IS-IS, MPLS-TE, and wide metrics

I came across an interesting topic in the book Traffic Engineering with MPLS yesterday. The topic involves migration from narrow to wide metrics. As you know, wide metrics are required to support MPLS TE, so if you have a network that is currently deployed with narrow metrics (the default) you will have to migrate to the wide metric style. You may even have devices that only support narrow metrics, so you’ll have to figure out what to do with them in the meantime – perhaps they won’t be in the path of TE tunnels, so you might not need to replace/upgrade them immediately. Anyway, starting on page 465, the book details two procedures to migrate from narrow to wide metrics:

  1. migrating from narrow to wide metrics in two steps
  2. migrating from narrow to wide metrics in three steps

Why the difference in steps? Well, the first one involves enabling all routers to advertise & accept both styles of metrics, which will increase the size of your LSDB by roughly 2x. The three step program takes longer but does not require the same amount of memory.

Here’s a good link from cisco referenced in the book. Transitioning IS-IS to a New Technology


Book Review: Definitive MPLS Network Designs

I have access to safari books through my employer, so I’ll be doing some brief reviews of each book to determine whether or not I’ll be buying it for further study.

The first of this series is Definitive MPLS Network Designs. The book contains several case studies that will be helpful in studying for the CCDE. There is a brief overview of the various technologies that are used with MPLS, but the technical content is not deep. This book concentrates on design aspects by examining design issues related to the following network types:

  • Interexchange Carrier
  • National Telco
  • Global SP
  • Large Enterprise

Buy or don’t buy? Since the CCDE concentrates on design rather than implementation, case studies are a must as part of your path to certification. I’ll be buying the book.


MPLS notes

I took a class this past week for some more formalized MPLS training. I will be posting some notes to remind myself of key ideas.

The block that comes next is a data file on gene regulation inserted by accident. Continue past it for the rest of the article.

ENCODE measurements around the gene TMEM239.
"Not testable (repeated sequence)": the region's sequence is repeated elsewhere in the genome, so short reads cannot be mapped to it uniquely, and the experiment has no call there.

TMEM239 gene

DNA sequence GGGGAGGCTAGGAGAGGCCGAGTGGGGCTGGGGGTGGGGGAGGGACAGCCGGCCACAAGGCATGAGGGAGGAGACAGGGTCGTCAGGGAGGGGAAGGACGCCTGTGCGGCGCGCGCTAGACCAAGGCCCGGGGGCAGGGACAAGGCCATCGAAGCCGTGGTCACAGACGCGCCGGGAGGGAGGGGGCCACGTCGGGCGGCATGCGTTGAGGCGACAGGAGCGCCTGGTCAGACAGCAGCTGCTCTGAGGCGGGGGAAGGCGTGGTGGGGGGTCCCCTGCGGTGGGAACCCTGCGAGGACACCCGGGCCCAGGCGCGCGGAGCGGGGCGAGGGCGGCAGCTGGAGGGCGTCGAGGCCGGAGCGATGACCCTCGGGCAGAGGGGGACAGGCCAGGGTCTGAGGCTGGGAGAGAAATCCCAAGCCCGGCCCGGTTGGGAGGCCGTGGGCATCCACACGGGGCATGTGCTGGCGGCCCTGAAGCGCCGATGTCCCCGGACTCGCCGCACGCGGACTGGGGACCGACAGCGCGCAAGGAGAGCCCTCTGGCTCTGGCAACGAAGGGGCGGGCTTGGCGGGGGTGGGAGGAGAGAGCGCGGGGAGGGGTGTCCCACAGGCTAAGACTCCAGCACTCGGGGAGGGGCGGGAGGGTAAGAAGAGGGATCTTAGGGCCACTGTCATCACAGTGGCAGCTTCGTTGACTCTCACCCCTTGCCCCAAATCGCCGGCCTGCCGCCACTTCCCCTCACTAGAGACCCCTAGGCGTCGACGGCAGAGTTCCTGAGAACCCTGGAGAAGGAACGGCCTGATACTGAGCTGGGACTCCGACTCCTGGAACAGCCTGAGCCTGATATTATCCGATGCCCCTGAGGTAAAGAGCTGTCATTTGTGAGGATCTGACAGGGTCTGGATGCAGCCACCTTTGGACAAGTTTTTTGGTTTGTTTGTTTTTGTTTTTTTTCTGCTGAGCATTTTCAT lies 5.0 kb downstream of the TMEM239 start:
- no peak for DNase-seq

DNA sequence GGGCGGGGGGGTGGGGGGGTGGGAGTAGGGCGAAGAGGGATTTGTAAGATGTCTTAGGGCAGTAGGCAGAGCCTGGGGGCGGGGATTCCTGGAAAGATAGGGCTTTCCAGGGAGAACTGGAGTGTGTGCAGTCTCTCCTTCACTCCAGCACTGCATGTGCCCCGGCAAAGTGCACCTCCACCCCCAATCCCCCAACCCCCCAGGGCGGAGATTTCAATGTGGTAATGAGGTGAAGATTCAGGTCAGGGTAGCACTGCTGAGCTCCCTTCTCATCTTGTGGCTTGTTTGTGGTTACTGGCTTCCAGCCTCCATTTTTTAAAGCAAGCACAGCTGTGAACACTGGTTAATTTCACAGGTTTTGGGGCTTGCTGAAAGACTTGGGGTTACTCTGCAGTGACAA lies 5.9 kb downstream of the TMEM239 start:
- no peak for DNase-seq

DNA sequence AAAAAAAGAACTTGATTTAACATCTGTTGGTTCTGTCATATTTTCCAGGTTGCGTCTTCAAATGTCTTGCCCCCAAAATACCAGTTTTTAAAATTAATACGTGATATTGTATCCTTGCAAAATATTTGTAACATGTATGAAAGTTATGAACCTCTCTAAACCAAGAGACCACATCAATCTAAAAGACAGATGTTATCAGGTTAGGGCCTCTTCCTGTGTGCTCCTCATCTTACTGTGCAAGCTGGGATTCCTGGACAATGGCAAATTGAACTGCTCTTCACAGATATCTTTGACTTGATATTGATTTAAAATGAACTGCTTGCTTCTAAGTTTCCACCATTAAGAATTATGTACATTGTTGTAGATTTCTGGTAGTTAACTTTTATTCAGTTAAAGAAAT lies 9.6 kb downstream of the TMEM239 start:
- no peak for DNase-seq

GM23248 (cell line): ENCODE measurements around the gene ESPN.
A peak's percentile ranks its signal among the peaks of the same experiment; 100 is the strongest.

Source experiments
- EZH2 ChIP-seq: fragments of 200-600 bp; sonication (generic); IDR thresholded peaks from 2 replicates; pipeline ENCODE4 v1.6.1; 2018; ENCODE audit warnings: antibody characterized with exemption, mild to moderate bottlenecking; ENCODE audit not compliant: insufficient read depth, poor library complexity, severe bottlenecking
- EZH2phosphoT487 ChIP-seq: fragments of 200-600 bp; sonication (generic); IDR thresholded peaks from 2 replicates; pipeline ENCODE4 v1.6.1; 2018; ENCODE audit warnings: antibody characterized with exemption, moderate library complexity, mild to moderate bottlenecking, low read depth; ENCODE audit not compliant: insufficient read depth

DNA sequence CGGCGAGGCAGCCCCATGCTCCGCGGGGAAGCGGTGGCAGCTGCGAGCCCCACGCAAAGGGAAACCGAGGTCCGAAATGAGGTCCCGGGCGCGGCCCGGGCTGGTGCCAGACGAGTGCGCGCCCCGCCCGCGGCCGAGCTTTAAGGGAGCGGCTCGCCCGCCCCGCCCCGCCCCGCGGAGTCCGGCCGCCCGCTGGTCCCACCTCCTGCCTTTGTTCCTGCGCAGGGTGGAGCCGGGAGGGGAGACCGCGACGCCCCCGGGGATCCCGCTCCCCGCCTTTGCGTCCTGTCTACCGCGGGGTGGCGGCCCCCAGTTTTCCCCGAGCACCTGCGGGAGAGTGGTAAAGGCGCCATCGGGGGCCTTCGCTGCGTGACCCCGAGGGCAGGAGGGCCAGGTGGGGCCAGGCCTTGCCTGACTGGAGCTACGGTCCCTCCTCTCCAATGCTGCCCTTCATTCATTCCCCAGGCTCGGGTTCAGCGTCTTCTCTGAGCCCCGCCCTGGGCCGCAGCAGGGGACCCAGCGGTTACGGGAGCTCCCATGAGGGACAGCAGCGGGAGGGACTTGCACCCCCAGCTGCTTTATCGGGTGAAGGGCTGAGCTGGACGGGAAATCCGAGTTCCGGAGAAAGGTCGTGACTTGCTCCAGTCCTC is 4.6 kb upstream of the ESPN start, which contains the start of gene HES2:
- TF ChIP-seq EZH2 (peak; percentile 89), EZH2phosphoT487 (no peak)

There are a few key take-aways that helped me understand the how and why of MPLS. I knew the basics, like how MPLS uses ‘tags’ instead of layer 3 addresses to switch packets. A few years ago this was an important differentiator because if the routers could avoid a layer 3 lookup they could switch packets much faster. This advantage has become obsolete because most lookups are done in hardware, or at least installed in hardware after an initial layer 3 lookup that is done in software.

Anyway, besides that I didn’t realize the benefits to service providers and I’ll try to outline them below:

MPLS allows providers to keep external routes at the edges of their networks.

Why is this important? iBGP requires a full-mesh of peers, and if you don’t run BGP on all transit links you’ll wind up blackholeing traffic. Let’s say you learn about the prefix from one of your customers via eBGP. You advertise this to your iBGP neighbor across the cloud, which is maybe 3 routers in diameter. Another customer then wants to send traffic to this network which you have advertised. A packet with the destination of comes into your network, hits the second hop which does not have a route to in its table. The route isn’t there because you haven’t redistributed it into your IGP.

There are two solutions to this problem. You can advertise the eBGP learned routes into your IGP, or you can run iBGP across all your transit routers. Either solution doesn’t scale particularly well. With redistribution, your IGP will have to scale to the number of routes your customers will have, potentially hundreds of thousands. There isn’t an IGP that can handle this. The other solution: full iBGP mesh, requires [n*(n-1)]/2 peering relationships. You can use route reflectors, but this is difficult to scale as well.

The solution MPLS provides is elegant. You simply run an IGP like you normally would, run MPLS on top of your network, and peer using the loopback interfaces of your edge BGP speakers. MPLS builds a forwarding table based on the loopbacks, so when a packet comes into your network bound for, your edge BGP router does a layer 3 lookup, finds the next hop of the remote iBGP peer loopback, and encapsulates it inside an MPLS packet. The intermediate routers then use MPLS tags to switch the packet to the remote iBGP router.

Think about that and read it again. MPLS removes the requirement of full mesh, and removes the requirement to redistribute routes into your cloud. This permits service providers to scale to a very large network.

In short: MPLS permits SP networks to keep their routing tables at the edges of their networks. Your transit routers don’t have to carry your edge routes and they also don’t have to worry about convergence.

More to follow…